A burn blister is a second-degree burn, which you can treat yourself in most cases. It is recognisable as a fluid-filled blister that develops on your skin. What has in fact happened is that the epidermis (outer skin layer) has detached itself from the underlying skin layers.
Take care! A burn blister can be superficial or deep. It is not possible to distinguish between the two visually. However, if the wound has not healed well within 2 weeks or if you have scar complaints, see your general practitioner or a burn centre. Your skin functions are probably damaged and you may have a deep, second-degree burn.
How a burn blister develops
A burn blister arises from contact with heat. For example hot tea or coffee, frying oil, a hot engine or simply fire.
Contact with extreme cold can also cause burn blisters. For example contact with the CO2 in a fire extinguisher.
Chemical substances can also cause fire blisters.
Burn blisters generally heal well, but there is always the chance of infection. If this happens, skin which has remained intact can be destroyed, as a result of which it cannot be replaced by new skin. The results of an infection are therefore quite serious.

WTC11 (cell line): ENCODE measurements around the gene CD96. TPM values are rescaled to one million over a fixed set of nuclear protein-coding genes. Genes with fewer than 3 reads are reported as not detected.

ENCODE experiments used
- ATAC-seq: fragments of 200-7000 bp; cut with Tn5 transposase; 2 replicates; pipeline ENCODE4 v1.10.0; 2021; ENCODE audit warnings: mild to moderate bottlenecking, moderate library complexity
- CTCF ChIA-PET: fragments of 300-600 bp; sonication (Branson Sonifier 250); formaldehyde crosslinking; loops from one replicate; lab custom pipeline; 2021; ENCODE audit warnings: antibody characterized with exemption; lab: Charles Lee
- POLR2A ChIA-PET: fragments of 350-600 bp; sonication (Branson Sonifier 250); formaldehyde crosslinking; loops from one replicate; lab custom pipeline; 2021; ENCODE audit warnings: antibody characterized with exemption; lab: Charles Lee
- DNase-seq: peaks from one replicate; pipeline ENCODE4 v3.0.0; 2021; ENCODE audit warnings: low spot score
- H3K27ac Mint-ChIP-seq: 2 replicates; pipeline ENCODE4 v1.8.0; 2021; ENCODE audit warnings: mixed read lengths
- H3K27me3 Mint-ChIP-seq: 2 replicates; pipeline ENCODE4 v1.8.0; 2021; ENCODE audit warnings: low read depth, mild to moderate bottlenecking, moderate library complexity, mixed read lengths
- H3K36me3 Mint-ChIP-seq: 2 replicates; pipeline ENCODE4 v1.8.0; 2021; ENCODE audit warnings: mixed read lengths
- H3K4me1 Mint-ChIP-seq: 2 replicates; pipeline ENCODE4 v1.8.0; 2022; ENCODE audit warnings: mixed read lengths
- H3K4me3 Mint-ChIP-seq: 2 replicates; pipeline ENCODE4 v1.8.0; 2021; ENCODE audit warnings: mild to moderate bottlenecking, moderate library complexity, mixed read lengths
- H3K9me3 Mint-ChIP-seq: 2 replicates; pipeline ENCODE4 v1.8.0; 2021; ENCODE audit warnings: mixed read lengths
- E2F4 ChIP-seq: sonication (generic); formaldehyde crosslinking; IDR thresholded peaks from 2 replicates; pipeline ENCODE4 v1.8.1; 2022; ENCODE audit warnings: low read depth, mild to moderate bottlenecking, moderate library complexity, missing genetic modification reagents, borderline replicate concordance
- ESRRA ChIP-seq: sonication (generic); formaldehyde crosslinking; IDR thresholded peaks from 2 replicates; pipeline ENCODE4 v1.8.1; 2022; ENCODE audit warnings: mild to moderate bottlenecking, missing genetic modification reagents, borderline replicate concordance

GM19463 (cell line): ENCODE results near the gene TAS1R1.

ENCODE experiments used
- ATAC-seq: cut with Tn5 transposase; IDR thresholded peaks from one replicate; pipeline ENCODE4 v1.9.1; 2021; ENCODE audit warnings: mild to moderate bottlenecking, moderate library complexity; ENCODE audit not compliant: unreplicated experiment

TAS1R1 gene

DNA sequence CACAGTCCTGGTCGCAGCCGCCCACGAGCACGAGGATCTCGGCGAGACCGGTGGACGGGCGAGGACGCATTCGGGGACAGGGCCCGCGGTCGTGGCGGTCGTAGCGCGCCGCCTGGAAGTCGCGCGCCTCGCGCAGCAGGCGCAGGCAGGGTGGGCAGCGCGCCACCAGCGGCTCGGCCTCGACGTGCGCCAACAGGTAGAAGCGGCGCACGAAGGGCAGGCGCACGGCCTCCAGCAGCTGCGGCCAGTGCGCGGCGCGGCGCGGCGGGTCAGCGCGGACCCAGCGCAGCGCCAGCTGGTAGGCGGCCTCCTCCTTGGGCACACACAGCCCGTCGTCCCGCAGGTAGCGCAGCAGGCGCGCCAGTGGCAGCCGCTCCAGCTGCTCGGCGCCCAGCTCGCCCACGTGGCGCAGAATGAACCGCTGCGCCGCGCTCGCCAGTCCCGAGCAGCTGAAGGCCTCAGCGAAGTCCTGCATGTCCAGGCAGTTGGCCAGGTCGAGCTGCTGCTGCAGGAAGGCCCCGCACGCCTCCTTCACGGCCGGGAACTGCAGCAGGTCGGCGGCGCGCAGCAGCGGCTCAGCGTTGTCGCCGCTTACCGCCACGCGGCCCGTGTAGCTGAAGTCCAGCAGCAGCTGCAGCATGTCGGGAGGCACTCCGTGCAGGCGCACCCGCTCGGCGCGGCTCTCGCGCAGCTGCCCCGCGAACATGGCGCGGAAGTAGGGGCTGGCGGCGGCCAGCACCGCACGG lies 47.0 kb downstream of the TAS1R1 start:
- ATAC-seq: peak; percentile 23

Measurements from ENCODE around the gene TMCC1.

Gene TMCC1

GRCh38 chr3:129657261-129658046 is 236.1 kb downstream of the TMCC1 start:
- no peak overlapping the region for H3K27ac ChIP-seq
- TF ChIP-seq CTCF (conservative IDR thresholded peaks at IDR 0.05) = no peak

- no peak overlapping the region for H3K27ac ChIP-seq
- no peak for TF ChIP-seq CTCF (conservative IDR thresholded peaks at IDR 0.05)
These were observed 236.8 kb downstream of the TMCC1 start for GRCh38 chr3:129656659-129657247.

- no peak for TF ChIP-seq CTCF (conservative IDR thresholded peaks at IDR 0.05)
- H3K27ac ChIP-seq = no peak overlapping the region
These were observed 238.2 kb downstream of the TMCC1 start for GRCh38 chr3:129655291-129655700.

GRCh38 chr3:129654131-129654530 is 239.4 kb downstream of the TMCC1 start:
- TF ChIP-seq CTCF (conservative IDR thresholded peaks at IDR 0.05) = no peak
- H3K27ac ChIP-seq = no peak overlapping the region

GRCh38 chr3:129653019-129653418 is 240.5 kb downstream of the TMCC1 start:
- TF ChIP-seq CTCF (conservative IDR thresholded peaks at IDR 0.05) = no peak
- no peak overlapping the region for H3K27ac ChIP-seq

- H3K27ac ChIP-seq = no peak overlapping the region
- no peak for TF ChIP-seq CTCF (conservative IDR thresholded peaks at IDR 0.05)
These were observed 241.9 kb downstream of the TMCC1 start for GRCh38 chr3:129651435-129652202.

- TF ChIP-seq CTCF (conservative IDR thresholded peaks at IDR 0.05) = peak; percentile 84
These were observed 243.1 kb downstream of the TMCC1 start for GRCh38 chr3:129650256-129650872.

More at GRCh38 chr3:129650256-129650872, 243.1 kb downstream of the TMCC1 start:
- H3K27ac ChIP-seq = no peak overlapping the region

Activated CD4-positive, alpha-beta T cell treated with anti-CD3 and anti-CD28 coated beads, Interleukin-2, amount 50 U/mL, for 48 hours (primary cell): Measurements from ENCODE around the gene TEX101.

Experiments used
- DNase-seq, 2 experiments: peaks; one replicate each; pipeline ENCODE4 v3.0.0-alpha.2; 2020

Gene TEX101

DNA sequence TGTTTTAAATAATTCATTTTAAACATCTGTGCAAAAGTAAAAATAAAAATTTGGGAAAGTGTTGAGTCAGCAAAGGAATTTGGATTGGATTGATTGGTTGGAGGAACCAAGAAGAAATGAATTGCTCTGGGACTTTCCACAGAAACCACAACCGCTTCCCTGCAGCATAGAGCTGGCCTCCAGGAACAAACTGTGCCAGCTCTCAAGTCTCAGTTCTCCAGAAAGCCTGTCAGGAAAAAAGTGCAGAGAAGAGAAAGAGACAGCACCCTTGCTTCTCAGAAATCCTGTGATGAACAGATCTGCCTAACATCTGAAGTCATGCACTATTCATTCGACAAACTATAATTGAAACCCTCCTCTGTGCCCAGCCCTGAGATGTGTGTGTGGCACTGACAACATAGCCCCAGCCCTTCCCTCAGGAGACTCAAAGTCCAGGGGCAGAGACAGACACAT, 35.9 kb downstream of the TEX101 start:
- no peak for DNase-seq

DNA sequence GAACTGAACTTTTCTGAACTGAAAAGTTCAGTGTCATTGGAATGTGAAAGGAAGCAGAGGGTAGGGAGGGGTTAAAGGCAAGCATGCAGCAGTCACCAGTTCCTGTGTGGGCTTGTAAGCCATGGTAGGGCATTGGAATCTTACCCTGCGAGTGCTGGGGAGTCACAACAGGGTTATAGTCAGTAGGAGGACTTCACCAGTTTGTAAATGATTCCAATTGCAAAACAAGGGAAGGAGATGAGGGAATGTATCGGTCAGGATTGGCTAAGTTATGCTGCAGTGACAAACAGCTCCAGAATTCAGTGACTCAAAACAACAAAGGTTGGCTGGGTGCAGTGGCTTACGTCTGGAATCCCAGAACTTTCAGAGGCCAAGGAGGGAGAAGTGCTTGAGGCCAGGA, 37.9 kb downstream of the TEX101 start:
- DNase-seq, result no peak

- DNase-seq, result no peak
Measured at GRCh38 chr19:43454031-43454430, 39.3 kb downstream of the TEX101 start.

Many people think they should prick a burn blister. You must never do this! It massively increases the chances of infection. It is best to cover a burn blister with sterile gauze. This minimises the chance of infection. (See also tip 4, below.)
The correct treatment
Cooling and keeping clean are the most important ways to treat a burn blister. Your body ensures that your burn blister heals automatically, within a period of days or a few weeks.
Below are some tips for the best self-treatment of burn blisters:
Apply as soon as the blister occurs. Hold the blister under cold water for 20 minutes. But take care: if you have to cool a large part of your body you run the risk of hypothermia.
2. Be careful with clothing!
If the burn blister is under your clothing, remove the clothing only after checking that the blister is not attached to it. Not sure if it is stuck to your clothing? Then go to a hospital casualty department.
Infection is always a risk with burn blisters. To prevent infection, cover the burn blister with a sterile gauze compress. Do not apply it too tightly!
4. Use ALHYDRAN scar cream
ALHYDRAN rehydrates the skin on and around the burn blister. As a result it heals quicker and the chance of retaining a scar is very small. Use ALHYDRAN when the skin has healed and closed, or on closed sections.
Should you consult your doctor?
Yes, in the following cases:
- If you doubt, for whatever reason, whether you can treat the burn blister yourself
- If non-painful, yellow-white spots develop
- If the skin has not healed and closed within 2 weeks
- If the area of the burn blister is larger than the palm of your hand
- If your clothing is stuck to your skin
- If the burn blister is on your face or in some other problematic location
- If the patient is a baby or young child, always visit your general practitioner for safety’s sake